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Economic Ideology about the Environment. From Adam Smith to Bjørn Lomborg

Hans Aage


Global Environment 2 (2008): 8–45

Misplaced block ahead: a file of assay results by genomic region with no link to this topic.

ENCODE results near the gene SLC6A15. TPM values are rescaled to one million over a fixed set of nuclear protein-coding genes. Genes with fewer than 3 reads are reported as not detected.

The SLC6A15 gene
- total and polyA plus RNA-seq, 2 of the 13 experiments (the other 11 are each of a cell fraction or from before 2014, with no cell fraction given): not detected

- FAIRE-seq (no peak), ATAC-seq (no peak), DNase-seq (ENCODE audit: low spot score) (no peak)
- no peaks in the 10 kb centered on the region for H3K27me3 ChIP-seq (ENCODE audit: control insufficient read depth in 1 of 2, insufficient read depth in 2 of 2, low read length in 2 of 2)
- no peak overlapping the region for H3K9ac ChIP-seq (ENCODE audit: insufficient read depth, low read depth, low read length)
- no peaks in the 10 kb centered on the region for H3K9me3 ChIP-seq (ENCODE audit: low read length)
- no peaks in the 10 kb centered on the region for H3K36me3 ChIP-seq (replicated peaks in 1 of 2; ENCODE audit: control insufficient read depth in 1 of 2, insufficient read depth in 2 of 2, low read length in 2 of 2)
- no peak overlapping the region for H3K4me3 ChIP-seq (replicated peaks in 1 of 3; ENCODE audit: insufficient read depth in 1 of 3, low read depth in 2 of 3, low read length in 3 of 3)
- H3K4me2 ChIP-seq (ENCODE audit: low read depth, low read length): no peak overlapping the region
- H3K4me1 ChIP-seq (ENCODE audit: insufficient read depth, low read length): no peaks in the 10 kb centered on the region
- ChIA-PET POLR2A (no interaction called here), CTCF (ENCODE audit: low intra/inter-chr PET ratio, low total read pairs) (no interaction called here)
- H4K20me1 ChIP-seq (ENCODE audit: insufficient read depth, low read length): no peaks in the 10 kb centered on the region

For more than a century, economic theory has largely neglected resources and the environment. This, along with faith in market incentives and rational price calculation, as well as extrapolation of recent historical experience, accounts for environmental optimism among economists. In his 2001 book, Bjørn Lomborg reiterates economic ideology in its extreme form and adds further arguments about long-term cost-benefit analysis, unlimited growth, and the motives of environmentalists. The author of the present article, however, recognizes all of seven techniques of ideological distortion (i.e. mixing knowledge with beliefs and preferences) in his argumentation. These include the suppression of relevant information, the repetition and conciliation of false statements and concepts, the application of non-relevant theory, and ungrounded suspicion as regards the motives of opponents. Today, economic ideology is at last gradually disappearing, and economics can hence give a substantial, if marginal, contribution to environmental science, notably as regards the study of markets and prices, incentives, and the effects of various policy in struments. In particular, the author points out similarities between certain problems of monetary and environmental policy.
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